- IUNS brief on Scrimshaw by Prof Ricardo Uauy (10 minutes)
- Contributions from colleagues and friends of Scrimshaw (10 minutes)
- ANEC presentation and announcement of Scrimshaw symposium by ANEC Council Chairperson (10 minutes)
- Response by Prof Nevin Scrimshaw (10 minutes)
- Cutting of 90th birthday cake
Sue Horton is Professor of Economics at Wilfrid Laurier University in Canada, where for the last four years she has been Vice-President: Academic. Prior to that she spent twenty-two years at the University of Toronto. She holds a BA from Cambridge and a PhD from Harvard, both in economics.
Her research focuses on economics of nutrition and health in developing countries, with related interests in labour markets and poverty. She is currently working particularly on the economics of micronutrient interventions (vitamins and minerals), and will spend part of the upcoming academic year 2008-09 as Visiting Scientist at the Micronutrient Initiative in Ottawa.
Most recently her research has attracted attention as lead author of the paper on “Malnutrition and Hunger” for the Copenhagen Consensus 2008 (http://www.copenhagenconsensus.com), where a blue-ribbon panel of economists (including five Nobel laureates) ranked up to 50 different development solutions on ten different topics. The solution she and her two colleagues proposed on supplementation with vitamin A and zinc was ranked as the top solution by the panel, and four of her solutions (fortification, biofortification, and deworming, plus supplementation) ranked in the top seven solutions.
She is the editor/co-editor of four books, and the author/co-author of more than fifty refereed journal articles and book chapters, with in additional book reviews and technical reports. Selected recent works on nutrition include papers on priority setting for zinc (Public Health Nutrition, 2008), food fortification (Journal of Nutrition, 2006), Sprinkles (Canadian Journal of Public Health, 2006), Iron (Food Policy, 2006), and the implications of over- and under-nutrition for health in Asia (Nutrition Reviews, 2001; Food and Nutrition Bulletin, 2001).
Sue has served as a consultant for a number of agencies, including the World Health Organization, UNICEF, the World Bank, the Asian Development Bank, FAO, and the Global Alliance for Improved Nutrition. She is a former Board member (and Vice-Chair) for the International Food Policy Research Institute, and currently Treasurer of the Board of the African Economic Research Consortium. She has worked in over twenty different developing countries, including (in Africa) Kenya, Tanzania and Ghana.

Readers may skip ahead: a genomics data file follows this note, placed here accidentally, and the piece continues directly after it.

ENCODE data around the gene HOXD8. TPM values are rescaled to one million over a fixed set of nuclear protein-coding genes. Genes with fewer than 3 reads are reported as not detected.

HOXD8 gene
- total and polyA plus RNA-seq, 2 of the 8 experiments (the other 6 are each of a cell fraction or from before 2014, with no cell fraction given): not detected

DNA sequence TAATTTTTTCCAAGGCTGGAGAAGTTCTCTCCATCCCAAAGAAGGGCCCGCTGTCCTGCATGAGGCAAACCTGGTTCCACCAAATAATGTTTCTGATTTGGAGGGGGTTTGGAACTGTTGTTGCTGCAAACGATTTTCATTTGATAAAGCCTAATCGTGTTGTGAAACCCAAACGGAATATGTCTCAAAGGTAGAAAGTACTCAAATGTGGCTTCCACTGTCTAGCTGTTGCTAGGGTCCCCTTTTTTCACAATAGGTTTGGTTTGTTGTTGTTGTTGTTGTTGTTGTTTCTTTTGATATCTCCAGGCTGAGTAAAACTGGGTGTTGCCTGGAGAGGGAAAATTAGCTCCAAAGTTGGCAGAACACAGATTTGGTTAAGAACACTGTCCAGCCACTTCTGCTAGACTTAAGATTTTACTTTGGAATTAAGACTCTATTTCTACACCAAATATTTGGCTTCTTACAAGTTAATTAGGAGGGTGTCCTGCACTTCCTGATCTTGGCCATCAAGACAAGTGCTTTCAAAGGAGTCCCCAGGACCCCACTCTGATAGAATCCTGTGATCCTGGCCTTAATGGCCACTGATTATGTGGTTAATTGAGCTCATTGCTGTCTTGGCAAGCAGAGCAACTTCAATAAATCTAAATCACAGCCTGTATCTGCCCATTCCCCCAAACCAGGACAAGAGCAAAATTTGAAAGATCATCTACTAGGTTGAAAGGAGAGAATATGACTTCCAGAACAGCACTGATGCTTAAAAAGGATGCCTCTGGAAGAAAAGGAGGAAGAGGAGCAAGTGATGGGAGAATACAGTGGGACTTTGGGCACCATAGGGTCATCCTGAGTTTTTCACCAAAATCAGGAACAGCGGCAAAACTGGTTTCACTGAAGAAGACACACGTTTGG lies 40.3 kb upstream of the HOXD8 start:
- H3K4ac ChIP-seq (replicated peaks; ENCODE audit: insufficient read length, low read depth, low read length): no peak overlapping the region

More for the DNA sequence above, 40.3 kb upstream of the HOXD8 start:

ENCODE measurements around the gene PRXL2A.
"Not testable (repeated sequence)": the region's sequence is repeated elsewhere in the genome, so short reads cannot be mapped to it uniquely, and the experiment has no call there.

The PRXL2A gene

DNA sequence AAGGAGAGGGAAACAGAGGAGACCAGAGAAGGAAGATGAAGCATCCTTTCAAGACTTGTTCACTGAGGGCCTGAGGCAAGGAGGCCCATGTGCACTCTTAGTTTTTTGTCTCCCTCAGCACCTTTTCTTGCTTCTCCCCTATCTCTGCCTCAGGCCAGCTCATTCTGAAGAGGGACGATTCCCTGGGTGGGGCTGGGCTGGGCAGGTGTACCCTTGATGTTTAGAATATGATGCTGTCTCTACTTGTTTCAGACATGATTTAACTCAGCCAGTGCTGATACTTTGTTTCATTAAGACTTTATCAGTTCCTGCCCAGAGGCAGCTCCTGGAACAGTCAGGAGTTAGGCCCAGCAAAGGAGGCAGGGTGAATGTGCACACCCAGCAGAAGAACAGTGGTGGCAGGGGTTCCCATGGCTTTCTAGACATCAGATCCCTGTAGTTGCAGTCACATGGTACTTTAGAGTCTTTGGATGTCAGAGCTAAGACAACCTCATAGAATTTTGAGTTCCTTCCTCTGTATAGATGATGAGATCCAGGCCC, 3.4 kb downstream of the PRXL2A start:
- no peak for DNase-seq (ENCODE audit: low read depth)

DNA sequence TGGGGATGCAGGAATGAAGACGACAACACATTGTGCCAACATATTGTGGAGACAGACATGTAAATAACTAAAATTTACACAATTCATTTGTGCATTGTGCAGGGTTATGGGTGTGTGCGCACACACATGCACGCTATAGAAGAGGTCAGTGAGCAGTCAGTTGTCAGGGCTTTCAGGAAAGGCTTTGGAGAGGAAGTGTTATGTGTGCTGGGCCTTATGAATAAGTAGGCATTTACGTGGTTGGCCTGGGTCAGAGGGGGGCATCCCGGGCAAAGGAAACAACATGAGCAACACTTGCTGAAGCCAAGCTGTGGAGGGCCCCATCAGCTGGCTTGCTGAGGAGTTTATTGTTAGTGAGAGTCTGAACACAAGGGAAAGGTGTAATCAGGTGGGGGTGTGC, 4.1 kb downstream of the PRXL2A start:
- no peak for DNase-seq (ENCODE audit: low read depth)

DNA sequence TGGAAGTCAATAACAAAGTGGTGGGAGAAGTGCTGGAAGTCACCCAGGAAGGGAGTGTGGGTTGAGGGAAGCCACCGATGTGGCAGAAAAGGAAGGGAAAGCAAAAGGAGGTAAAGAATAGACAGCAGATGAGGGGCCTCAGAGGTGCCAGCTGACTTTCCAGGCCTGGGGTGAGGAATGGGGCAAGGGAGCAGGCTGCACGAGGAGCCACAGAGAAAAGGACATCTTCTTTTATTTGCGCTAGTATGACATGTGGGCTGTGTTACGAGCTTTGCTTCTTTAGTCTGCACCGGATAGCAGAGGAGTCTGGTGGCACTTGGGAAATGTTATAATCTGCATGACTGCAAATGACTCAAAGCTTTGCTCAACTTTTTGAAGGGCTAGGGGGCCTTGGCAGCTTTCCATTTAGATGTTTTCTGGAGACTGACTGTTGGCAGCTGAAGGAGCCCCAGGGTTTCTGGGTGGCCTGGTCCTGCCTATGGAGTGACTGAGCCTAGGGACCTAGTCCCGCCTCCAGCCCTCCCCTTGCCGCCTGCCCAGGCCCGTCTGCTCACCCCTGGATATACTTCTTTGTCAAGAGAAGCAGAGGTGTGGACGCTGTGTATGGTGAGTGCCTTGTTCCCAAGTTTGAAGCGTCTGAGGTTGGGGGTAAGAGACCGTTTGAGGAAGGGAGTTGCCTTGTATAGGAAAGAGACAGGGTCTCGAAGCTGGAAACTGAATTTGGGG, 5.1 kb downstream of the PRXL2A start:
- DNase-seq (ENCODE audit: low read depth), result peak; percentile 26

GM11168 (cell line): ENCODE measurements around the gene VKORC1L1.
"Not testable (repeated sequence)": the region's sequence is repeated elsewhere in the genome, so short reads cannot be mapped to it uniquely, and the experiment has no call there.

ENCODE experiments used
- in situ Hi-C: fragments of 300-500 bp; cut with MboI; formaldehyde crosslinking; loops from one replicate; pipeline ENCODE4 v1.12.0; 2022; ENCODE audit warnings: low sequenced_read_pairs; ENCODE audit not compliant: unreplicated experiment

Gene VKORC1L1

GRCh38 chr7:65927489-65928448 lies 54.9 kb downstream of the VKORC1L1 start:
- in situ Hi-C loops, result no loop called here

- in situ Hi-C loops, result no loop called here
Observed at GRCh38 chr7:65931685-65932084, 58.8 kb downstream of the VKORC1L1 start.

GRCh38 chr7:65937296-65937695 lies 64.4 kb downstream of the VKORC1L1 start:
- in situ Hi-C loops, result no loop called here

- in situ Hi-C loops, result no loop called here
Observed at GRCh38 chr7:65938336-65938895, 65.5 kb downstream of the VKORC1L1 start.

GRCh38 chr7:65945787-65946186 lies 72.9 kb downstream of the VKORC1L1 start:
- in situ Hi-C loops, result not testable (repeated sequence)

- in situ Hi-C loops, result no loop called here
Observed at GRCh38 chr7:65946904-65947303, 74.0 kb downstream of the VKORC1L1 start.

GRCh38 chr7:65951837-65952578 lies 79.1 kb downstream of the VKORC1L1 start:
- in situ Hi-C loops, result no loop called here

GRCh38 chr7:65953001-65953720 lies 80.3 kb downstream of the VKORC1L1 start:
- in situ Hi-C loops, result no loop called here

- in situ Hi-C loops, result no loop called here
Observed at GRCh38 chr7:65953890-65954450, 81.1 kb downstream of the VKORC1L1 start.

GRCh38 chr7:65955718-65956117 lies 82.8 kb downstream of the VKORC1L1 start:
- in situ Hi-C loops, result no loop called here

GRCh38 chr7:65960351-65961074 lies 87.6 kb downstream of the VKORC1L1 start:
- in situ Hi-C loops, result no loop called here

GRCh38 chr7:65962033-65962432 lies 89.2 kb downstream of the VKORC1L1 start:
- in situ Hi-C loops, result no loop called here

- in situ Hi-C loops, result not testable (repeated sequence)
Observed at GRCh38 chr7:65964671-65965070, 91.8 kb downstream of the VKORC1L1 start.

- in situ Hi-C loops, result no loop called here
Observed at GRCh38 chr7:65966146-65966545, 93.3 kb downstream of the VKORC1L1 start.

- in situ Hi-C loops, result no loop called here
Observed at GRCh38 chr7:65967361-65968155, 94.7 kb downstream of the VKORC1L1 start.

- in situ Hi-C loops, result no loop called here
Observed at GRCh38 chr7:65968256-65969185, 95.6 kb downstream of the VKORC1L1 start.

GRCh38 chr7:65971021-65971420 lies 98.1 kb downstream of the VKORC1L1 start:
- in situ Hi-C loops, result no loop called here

Dr. Meleckidzedeck Khayesi is a social scientist with PhD and MA degrees in Geography, and a specialization in transport and road safety. As a researcher, his career evolved systematically: he first worked as an academic research assistant, became a co-principal researcher, went on to become a principal researcher, advanced to become a research coordinator and now, in his present position, manages multidisciplinary research and project teams. Transportation, focused on sustainable transport, road safety, public transport, network analysis, household travel characteristics, liveable streets, freight transport and logistics, non-motorized transport and paransit transport sector represent his primary areas of research interest while sustainable development, trade and development interventions constitute his secondary areas of research interest. As a researcher, he considers these two realms as being complementary and examines them within an integrated theoretical and empirical framework in an effort to address the dynamics and complexities of institutional context, planning, policy-making and the socio-economic environment in relation to these issues.
After being a lecturer at Kenyatta University for 11 years, Dr Khayesi joined the World Health Organization in March 2002, where he now works on the implementation of a road safety programme which involves supervising intervention projects in countries; facilitating the production of research reports, guidelines and fact sheets; giving technical assistance to research networks; providing expert advice to governments and organizations; writing project proposals; organizing expert consultations; developing training materials; preparing reports and briefings; disseminating information; and coordinating the development of a network of road safety NGOs.
Dr Khayesi has extensive experience with journals having worked in different capacities: assistant editor, reviewer and a member of editorial boards. He has published in such journals as Climatic Change, East African Research and Development, and World Transport Policy and Practice.